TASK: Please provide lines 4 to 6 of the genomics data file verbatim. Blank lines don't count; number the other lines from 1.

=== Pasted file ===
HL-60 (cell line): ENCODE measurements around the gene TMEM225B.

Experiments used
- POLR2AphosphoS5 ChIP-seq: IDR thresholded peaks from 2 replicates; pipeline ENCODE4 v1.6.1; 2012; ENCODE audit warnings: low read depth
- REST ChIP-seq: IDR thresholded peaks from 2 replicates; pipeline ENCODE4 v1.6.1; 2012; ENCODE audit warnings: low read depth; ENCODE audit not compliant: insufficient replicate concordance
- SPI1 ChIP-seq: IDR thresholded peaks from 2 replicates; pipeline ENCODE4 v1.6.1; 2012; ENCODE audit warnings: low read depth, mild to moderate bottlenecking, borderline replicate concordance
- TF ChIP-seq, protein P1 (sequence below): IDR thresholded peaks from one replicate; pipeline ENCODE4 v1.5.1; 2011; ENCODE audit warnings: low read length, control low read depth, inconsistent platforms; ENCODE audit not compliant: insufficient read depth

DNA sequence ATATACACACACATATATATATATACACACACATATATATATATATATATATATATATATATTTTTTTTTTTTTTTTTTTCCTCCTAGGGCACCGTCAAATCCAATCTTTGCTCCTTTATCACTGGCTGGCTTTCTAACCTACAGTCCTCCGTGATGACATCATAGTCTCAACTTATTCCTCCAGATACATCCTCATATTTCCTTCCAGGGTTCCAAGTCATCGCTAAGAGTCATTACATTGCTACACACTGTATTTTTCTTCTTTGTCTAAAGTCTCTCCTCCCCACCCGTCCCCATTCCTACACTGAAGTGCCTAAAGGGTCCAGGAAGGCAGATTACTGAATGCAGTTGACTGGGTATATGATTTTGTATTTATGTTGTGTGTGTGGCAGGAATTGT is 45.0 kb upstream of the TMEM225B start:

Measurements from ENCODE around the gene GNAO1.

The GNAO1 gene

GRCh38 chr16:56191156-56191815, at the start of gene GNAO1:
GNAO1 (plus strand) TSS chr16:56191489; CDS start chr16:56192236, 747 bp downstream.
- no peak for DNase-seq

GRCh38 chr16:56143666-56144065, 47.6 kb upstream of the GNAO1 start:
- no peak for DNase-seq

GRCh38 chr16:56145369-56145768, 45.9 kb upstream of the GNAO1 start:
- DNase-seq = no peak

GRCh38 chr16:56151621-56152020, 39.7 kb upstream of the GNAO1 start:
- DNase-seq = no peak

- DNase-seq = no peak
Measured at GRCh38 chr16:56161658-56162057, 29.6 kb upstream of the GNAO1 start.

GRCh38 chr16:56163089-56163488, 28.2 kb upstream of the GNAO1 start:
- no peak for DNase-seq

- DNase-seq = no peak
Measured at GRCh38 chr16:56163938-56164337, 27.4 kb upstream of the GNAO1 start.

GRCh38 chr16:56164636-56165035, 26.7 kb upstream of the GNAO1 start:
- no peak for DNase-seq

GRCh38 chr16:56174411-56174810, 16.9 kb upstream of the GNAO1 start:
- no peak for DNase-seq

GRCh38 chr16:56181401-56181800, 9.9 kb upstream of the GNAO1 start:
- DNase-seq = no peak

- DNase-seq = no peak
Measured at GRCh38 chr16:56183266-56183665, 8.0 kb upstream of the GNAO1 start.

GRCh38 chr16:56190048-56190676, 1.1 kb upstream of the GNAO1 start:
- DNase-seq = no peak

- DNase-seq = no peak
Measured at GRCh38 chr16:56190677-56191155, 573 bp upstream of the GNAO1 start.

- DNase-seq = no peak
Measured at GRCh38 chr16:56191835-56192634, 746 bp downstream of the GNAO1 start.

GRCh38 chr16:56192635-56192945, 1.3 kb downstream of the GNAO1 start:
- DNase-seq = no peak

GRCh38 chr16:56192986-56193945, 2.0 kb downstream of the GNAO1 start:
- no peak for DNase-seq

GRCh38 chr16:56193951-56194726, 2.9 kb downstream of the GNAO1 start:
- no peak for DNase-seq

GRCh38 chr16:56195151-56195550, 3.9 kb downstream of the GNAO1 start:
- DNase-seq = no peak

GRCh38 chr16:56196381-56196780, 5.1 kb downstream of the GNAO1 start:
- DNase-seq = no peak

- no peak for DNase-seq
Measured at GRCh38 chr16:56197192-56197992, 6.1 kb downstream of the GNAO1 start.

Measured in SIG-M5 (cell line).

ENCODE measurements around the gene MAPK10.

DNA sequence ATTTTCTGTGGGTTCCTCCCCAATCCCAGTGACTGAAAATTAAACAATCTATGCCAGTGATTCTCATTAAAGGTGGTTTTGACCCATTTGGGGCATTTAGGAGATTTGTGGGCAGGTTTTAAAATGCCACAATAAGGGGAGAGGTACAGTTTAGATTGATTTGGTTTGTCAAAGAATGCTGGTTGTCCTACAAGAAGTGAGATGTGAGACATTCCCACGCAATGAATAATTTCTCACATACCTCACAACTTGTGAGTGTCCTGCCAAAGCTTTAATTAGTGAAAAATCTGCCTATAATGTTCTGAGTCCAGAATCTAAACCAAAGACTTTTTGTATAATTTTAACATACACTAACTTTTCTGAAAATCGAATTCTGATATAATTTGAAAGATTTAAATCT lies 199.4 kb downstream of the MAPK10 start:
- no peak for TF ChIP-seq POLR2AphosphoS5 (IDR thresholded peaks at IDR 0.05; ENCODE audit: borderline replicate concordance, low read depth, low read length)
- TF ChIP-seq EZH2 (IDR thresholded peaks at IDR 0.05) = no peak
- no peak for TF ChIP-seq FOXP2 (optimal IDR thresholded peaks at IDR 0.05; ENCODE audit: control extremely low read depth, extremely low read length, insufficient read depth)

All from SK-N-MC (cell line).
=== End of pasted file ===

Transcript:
- REST ChIP-seq: IDR thresholded peaks from 2 replicates; pipeline ENCODE4 v1.6.1; 2012; ENCODE audit warnings: low read depth; ENCODE audit not compliant: insufficient replicate concordance
- SPI1 ChIP-seq: IDR thresholded peaks from 2 replicates; pipeline ENCODE4 v1.6.1; 2012; ENCODE audit warnings: low read depth, mild to moderate bottlenecking, borderline replicate concordance
- TF ChIP-seq, protein P1 (sequence below): IDR thresholded peaks from one replicate; pipeline ENCODE4 v1.5.1; 2011; ENCODE audit warnings: low read length, control low read depth, inconsistent platforms; ENCODE audit not compliant: insufficient read depth